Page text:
DAILY DIGEST, 11/13: Rain, snow headed to NorCal this weekend; Q&A with Felicia Marcus on safe drinking water; Restoration brings salmon, people back to Clear Creek; Meadow restoration in the Sierra Nevada; and more …



On the calendar today …

In California water news today …

First rain in six months expected this weekend in NorCal, snow in the Sierra Nevada

Remember 105-degree temperatures? Choking wildfire smoke?  The weather misery that enveloped the Bay Area and much of Northern California over the past two months will be replaced this weekend by cool temperatures, blustery winds, and wait for it … actual rain — the first significant rain in nearly six months, since May 18. Some snow also is expected to fall in the higher elevations across the Sierra Nevada. … ”  Read more from the Mercury News here:  First rain in six months expected this weekend in NorCal, snow in the Sierra Nevada

SEE ALSO:

Central Valley communities struggle for drinking water: Q&A with Felicia Marcus, California water expert

Environmental inequality is pervasive in California’s less wealthy areas; the inequities are stark in small Central Valley communities whose drinking water from home wells has long been polluted. Not just polluted, but in some cases cut off entirely as nearby farms over-pumped local groundwater during the major drought.  As chair of the California State Water Resources Control Board, Felicia Marcus had to confront the issue directly. Here are Felicia Marcus’s answers about what has been done and what still needs to be done to untangle the physical, financial and political barriers blocking fair access to clean drinking water in California. … ” Read more from … & the West here:  Central Valley communities struggle for drinking water: Q&A with Felicia Marcus, California water expert

California is making progress on safe water for all, but work remains

Benedicto Cazares does not turn on his tap. He and his neighbors of East Orosi, an unincorporated community of about 1,000 people in the San Joaquin Valley, have been dealing with unsafe levels of nitrates in their water supply for years — and paying for it.  “We had to keep paying the bill as if it was clean water,” Cazares said, speaking through a translator. He now receives free deliveries of 5-gallon jugs of bottled water every two weeks. Those jugs are the family’s sole source of water for their household. Some weeks, especially when it’s hot, they run out and have to buy bottled water to make up the difference. ... ”  Read more from Capital Public Radio here: California is making progress on safe water for all, but work remains

DWR study finds no ‘unacceptable risks’ at Oroville Dam

A 19-month study of the safety of the Oroville Dam project has found no “unacceptable risks.”  The Department of Water Resources released its Comprehensive Needs Assessment on Oct. 30, and notes its findings generally agree with those of an Independent Review Board and a regular five-year review by the Federal Energy Regulatory Commission that was completed in July.  Though no unacceptable risks were found, several “potential vulnerabilities” were identified. DWR said work is underway to address some of those. … ” Read more from the Chico Enterprise-Record here:  DWR study finds no ‘unacceptable risks’ at Oroville Dam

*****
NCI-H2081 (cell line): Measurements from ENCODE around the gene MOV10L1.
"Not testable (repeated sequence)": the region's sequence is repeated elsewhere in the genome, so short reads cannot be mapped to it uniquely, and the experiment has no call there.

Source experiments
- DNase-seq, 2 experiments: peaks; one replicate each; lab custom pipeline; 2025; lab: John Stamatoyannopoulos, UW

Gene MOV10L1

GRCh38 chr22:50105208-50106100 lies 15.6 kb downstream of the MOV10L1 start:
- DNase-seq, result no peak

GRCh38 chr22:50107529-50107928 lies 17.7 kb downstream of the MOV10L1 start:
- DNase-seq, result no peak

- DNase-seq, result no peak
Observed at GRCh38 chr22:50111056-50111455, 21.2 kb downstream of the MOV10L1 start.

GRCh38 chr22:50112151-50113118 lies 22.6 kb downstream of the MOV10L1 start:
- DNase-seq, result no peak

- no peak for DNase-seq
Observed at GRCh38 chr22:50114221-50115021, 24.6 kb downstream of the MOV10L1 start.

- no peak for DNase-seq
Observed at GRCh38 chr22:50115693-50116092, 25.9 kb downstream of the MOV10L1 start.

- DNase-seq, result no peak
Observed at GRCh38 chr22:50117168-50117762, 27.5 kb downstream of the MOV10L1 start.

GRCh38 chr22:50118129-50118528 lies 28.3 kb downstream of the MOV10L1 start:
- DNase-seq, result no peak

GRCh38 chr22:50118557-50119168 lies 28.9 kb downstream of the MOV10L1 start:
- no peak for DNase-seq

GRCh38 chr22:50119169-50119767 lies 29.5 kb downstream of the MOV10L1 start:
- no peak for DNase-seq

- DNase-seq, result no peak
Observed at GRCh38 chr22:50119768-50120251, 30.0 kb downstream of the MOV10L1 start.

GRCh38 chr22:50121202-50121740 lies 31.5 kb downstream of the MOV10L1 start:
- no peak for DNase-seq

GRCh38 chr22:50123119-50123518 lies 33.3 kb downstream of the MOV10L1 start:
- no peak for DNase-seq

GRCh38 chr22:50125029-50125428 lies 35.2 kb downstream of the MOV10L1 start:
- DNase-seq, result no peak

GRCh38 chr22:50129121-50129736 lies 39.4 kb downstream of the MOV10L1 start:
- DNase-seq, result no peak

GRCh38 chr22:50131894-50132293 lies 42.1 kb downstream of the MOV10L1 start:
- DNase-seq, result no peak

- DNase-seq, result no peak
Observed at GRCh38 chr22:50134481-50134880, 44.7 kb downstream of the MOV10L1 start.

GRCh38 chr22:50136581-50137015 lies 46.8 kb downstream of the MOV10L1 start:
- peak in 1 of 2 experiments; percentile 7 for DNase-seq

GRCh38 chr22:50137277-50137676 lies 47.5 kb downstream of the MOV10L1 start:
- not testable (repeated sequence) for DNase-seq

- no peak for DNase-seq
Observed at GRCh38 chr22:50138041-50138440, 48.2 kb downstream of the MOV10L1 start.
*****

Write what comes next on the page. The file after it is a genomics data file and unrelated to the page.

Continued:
SEE ALSO: After repairs, Oroville Dam deemed safe to operate, from the Western Farm Press

Restoration brings salmon, people back to Clear Creek

Clear Creek has been transformed multiple times in the past two centuries, but the transformation of the past few decades was designed to last. Ravaged first by gold-seekers and then by gravel-miners, the Sacramento River tributary is today a haven for fish and people alike.  “You get to see big male salmon chasing each other away from females and see females digging redds, or nests. It’s exciting,” said U.S. Fish and Wildlife Service biologist Charlie Chamberlain. “It’s something a lot of people would not expect to see in California except on National Geographic.” … ”  Read more from the US FWS here:  Restoration brings salmon, people back to Clear Creek

Meadow restoration in the Sierra Nevada

Meadows of the Sierra Nevada are among the most pristine places left in California – we flock there to hike, bike, fish, cross-country ski and sometimes just to chill as a refuge from every-day life. Meadows also fill an essential role for the ecosystem – they catch winter run-off when the snow melts, they store and release water throughout the year and are a bedrock of biodiversity. They capture carbon in their below-ground root systems and above-ground greenery, they are relatively resistant to wildfire, and they are important wildlife corridors. … ”  Read more from Cal Trout here:  Meadow restoration in the Sierra Nevada